"Ellen Altfest: Still Lives" at Bellwether
8 December 2005 – 21 January 2006
There is something haphazard about Ellen Altfest’s paintings. Even as their realism strives to capture the minutiae of tumbleweed or lichen-covered driftwood, even as the artist’s remarkable technical skills pin down details with photographic precision, something escapes the material grasp of paint, the formal exigencies of the canvas, the perceptual scope of the eye. This haphazardness is perhaps a function of realism itself, a modern phenomenon earmarked by what Roland Barthes called the ‘reality effect’ – the incidental or offhand detail that leavens a described (or, in Altfest’s case, depicted) scene into the fullness of ‘truth’, which congeals a work into a testimony of the artist’s having been there, of his or her having witnessed the scene now before us.
Altfest’s reality effect is attained via several strategies. In Tumbleweed (2005), it is the awkward framing of a scene in which prickly tumbleweed froths from a room’s corner. Neither centred nor angled, it is as if Altfest began the painting on the left and moved rightward with no particular pre-conception of the final layout, resulting in a pictorial space of pointed claustrophobia. In Cactus and Desert Flower (both 2004), it is the lack of tonal contrast between the foreground and the twigs, rock and bark in the background. Ringed with a soft glow, the plants seem gently, impossibly, backlit. And in Green Plant (2004), it is the sheer luxury of detail: a cascade of leaves, pollen and sky, all of which, near or far, are in sharp, dizzying focus.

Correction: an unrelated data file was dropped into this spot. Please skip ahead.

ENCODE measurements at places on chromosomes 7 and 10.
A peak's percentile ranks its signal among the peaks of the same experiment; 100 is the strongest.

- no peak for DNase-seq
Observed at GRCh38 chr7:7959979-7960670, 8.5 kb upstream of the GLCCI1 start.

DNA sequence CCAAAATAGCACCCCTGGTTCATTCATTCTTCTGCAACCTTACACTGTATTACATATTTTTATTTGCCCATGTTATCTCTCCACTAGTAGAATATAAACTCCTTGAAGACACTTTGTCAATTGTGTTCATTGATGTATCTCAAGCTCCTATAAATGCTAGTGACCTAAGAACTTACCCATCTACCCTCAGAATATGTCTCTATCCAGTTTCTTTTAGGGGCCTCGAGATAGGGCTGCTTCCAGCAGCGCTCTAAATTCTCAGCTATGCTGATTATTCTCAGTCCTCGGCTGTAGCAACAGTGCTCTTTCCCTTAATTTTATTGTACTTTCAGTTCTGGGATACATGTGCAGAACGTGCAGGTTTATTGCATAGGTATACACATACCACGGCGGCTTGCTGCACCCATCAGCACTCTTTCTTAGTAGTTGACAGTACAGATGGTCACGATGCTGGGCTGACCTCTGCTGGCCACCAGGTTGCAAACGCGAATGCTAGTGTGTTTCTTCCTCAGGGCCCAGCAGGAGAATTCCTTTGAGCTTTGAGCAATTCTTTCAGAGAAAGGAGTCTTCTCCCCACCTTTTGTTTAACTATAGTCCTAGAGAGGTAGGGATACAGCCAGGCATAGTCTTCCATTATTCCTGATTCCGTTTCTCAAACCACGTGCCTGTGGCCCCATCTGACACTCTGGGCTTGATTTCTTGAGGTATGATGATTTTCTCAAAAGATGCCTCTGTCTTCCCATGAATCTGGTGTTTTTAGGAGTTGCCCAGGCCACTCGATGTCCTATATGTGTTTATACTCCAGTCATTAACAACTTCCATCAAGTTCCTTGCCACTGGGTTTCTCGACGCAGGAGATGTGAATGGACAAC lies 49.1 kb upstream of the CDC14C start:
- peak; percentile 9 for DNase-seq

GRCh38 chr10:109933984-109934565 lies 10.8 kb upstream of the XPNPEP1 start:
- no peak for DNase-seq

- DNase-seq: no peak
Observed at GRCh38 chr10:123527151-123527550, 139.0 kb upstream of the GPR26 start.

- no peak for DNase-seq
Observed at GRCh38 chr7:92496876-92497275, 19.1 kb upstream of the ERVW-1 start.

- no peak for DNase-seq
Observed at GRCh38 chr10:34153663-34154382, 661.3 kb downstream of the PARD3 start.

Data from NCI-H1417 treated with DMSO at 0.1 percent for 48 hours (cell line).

In each case, sly deviations from illusory convention (and almost all of Altfest’s best paintings court the conventional work of a Sunday painter) function as proof of reality. They are incidents so odd that they could not have emerged from the synthetic mind of the artist. Or, for that matter, of the viewer. As delectable as they are, Altfest’s paintings do not invoke pure visual pleasure; they are not eye candy. Rather, more complicatedly, they articulate a viewer whose perceptual apparatus has been disturbed or eroded. Before the brilliant figure-ground dance of Two Logs (2005), in which a log in the artist’s studio merges with the similarly patterned floor behind, the viewer becomes a myopic who, only able to focus on one detail at a time, stitches fragments into a finished product that is at once plainly fictitious and surprisingly, convincingly, real.